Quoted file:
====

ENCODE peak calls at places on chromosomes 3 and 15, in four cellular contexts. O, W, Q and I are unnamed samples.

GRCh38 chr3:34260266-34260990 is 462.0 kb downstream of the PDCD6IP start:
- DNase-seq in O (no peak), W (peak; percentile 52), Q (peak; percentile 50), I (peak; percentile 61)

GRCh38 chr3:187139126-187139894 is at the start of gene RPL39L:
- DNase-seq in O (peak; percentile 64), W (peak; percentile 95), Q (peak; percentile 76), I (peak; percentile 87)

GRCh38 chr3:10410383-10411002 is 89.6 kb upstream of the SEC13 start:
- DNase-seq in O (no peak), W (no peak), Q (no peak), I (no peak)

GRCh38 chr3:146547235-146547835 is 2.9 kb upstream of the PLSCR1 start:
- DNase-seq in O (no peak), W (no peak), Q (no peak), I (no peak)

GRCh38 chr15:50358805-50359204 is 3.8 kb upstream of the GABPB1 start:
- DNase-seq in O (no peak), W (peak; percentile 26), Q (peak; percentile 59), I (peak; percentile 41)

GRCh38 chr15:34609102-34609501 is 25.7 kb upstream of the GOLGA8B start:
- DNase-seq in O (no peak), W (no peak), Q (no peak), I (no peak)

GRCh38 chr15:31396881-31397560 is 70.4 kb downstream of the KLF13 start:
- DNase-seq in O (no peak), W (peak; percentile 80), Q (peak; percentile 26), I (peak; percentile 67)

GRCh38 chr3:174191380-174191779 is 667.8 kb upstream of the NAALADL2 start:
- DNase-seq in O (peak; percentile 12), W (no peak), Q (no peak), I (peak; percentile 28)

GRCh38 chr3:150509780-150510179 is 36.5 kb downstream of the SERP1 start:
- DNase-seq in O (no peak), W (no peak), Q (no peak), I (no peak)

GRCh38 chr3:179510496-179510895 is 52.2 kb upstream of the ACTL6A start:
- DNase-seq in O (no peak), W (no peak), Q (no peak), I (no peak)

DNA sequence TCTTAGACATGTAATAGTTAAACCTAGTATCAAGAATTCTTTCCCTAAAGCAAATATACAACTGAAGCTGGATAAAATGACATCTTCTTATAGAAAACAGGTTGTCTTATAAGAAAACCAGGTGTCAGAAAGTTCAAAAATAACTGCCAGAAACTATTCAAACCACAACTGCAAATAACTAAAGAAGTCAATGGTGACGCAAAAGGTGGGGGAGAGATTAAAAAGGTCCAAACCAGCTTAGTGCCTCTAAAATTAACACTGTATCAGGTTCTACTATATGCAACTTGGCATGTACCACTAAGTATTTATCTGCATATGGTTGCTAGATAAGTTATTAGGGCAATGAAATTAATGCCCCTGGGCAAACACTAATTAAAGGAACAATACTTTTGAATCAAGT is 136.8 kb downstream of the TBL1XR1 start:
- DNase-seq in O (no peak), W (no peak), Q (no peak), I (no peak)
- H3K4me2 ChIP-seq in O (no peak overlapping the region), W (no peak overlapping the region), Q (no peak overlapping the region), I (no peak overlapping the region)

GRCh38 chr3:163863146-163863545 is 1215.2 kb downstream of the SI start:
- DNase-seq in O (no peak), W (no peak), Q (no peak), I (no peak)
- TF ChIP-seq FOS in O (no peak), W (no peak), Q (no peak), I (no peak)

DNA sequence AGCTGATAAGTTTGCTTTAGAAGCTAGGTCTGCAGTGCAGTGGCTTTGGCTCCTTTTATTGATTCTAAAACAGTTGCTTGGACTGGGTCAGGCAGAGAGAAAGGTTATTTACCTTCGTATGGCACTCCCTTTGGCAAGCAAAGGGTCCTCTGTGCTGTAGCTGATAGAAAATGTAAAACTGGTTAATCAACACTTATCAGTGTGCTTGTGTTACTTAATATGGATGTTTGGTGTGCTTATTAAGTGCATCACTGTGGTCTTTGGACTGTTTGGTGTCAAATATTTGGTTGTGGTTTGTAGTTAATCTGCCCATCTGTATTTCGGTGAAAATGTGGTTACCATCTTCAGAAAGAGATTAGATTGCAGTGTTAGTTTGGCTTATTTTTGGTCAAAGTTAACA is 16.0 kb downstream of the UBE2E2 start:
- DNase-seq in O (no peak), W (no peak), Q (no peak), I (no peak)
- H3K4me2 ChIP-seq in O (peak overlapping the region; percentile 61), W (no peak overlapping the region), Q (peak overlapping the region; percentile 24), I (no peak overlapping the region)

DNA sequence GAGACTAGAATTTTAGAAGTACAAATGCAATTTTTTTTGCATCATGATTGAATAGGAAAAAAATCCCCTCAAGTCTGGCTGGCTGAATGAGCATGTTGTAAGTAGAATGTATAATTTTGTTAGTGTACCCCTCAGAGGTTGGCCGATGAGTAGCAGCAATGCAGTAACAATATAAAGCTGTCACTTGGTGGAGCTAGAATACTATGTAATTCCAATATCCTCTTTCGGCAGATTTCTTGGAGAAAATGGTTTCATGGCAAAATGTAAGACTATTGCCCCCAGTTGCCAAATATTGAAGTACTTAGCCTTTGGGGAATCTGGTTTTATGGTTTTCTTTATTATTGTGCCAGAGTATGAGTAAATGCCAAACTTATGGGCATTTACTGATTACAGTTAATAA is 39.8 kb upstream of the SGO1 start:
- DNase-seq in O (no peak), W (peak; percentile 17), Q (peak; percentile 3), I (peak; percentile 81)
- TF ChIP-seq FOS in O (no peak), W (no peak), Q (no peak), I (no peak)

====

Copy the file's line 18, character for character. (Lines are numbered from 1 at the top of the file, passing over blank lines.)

GRCh38 chr3:150509780-150510179 is 36.5 kb downstream of the SERP1 start: